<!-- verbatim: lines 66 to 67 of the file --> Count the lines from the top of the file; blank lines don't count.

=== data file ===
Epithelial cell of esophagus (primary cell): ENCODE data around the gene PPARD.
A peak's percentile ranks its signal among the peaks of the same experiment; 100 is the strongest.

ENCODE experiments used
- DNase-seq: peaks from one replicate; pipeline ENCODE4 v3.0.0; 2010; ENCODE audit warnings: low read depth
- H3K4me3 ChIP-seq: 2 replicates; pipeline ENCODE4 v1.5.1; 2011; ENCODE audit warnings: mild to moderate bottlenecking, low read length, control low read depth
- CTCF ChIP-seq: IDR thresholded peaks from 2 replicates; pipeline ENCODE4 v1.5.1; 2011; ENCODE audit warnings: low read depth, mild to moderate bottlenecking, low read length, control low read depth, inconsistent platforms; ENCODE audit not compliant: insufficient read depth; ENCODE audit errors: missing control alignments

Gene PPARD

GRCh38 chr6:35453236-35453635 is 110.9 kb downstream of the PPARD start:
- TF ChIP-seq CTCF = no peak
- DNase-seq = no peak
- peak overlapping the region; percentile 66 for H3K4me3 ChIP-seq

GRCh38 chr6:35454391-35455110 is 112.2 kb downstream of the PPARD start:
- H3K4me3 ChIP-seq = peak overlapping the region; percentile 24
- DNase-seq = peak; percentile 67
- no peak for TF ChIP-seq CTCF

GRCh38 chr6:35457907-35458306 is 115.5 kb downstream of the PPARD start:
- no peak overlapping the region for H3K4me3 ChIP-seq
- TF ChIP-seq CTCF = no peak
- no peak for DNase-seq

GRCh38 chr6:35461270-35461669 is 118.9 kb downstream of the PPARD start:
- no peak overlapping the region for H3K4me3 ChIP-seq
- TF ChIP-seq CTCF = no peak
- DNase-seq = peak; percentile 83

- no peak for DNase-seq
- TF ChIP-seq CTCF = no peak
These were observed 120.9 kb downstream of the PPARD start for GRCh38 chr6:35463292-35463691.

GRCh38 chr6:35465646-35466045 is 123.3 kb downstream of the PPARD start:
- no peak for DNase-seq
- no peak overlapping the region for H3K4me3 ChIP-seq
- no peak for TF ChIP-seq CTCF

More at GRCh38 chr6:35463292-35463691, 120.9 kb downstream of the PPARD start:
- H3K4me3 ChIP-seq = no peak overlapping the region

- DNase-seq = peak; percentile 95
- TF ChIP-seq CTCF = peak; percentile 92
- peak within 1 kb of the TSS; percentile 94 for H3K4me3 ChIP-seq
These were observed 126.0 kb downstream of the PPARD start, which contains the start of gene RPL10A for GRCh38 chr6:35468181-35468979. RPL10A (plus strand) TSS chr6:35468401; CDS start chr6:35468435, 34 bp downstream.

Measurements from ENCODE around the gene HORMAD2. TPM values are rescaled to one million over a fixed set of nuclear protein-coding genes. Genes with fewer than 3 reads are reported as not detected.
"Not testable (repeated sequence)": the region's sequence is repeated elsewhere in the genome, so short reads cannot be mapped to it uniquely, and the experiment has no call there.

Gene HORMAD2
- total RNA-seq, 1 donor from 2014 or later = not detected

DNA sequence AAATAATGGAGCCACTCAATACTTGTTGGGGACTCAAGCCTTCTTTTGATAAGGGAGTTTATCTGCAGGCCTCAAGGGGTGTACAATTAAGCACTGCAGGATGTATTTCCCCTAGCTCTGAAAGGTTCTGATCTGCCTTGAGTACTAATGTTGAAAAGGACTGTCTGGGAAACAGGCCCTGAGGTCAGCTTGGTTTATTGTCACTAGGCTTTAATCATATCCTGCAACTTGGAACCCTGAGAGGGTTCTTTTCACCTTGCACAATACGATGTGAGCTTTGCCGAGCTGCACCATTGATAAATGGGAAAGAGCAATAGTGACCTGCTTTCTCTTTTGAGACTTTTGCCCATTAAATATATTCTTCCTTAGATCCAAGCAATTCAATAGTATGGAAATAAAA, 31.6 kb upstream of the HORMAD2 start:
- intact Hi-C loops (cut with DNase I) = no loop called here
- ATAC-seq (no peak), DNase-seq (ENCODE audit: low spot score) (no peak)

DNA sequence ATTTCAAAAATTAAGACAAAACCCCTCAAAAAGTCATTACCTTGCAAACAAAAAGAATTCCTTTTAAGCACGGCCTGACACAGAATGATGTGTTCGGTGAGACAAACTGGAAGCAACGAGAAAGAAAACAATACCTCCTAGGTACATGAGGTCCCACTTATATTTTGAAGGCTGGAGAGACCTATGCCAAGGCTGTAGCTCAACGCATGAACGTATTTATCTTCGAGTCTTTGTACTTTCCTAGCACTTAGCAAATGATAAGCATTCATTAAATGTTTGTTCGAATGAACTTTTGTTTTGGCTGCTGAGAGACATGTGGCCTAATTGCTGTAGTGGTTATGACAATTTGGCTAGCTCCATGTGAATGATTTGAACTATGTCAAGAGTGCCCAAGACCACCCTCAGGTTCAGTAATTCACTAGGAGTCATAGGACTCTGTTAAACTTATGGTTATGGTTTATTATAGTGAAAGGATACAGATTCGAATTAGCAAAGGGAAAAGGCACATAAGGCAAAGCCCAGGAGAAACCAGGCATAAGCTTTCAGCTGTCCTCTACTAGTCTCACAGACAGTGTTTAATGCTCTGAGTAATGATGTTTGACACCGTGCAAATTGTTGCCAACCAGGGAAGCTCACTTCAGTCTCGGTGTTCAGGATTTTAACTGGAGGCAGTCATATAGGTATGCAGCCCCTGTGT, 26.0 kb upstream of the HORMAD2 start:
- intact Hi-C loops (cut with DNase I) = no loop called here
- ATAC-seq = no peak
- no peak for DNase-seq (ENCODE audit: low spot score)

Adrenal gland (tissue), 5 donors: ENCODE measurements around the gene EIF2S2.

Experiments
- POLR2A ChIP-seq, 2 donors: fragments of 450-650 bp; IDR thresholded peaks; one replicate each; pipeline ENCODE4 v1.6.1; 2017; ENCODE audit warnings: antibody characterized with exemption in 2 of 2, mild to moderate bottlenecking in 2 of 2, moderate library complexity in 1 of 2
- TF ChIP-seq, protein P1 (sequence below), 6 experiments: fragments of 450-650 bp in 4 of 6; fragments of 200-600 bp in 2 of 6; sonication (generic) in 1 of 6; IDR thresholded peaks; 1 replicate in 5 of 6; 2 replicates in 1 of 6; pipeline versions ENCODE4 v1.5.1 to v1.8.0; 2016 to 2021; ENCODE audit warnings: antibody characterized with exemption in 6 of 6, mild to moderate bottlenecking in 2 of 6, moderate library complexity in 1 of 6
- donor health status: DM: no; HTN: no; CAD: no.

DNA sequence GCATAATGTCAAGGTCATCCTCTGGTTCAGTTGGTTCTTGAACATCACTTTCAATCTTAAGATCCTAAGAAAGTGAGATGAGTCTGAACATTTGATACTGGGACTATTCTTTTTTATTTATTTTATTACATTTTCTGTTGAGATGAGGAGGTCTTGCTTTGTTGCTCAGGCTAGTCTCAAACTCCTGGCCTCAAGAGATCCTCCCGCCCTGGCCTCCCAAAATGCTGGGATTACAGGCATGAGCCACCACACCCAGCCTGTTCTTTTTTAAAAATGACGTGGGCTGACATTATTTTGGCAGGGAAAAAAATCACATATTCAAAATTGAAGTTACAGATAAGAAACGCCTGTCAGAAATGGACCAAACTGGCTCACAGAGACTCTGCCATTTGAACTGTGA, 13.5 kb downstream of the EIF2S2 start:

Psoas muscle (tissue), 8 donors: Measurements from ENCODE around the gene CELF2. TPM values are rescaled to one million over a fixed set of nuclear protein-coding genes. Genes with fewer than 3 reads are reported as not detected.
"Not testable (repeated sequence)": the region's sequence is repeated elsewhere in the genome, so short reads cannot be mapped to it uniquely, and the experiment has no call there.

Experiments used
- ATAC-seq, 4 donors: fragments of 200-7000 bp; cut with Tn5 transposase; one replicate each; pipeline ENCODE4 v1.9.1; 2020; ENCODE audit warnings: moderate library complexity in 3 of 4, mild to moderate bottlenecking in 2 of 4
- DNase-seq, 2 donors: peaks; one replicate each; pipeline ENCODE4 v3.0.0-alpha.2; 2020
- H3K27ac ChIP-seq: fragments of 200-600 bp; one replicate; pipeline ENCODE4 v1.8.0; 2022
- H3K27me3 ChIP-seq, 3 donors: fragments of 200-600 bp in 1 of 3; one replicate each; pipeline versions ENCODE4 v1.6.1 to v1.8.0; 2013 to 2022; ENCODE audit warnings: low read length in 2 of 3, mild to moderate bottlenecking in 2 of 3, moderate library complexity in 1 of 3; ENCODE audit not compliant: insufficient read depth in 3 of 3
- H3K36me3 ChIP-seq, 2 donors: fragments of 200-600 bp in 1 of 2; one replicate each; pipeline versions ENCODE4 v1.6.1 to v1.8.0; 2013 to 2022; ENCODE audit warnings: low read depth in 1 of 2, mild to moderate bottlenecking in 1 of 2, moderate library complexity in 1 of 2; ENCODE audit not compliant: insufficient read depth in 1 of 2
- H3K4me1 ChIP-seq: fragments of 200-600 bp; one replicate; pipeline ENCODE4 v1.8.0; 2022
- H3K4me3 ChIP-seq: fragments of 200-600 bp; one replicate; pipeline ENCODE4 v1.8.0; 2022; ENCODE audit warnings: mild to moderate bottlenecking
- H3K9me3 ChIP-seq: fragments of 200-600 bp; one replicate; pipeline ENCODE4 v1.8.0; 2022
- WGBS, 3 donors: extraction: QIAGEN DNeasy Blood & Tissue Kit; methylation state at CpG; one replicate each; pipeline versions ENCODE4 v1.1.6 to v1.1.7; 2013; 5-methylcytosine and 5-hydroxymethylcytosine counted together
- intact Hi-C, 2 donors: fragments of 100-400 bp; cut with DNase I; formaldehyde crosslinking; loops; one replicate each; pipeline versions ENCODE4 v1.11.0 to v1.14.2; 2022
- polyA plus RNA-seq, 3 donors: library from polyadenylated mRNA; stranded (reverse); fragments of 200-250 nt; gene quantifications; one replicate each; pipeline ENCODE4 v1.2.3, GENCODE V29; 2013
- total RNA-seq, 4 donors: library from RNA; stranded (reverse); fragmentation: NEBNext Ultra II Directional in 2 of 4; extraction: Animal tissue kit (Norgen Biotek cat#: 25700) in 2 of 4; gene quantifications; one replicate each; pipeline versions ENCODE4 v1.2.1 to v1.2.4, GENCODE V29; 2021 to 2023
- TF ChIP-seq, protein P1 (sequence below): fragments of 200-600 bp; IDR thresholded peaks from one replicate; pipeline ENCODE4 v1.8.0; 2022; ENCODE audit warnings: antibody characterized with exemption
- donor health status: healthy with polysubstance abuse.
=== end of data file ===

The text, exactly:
- intact Hi-C, 2 donors: fragments of 100-400 bp; cut with DNase I; formaldehyde crosslinking; loops; one replicate each; pipeline versions ENCODE4 v1.11.0 to v1.14.2; 2022
- polyA plus RNA-seq, 3 donors: library from polyadenylated mRNA; stranded (reverse); fragments of 200-250 nt; gene quantifications; one replicate each; pipeline ENCODE4 v1.2.3, GENCODE V29; 2013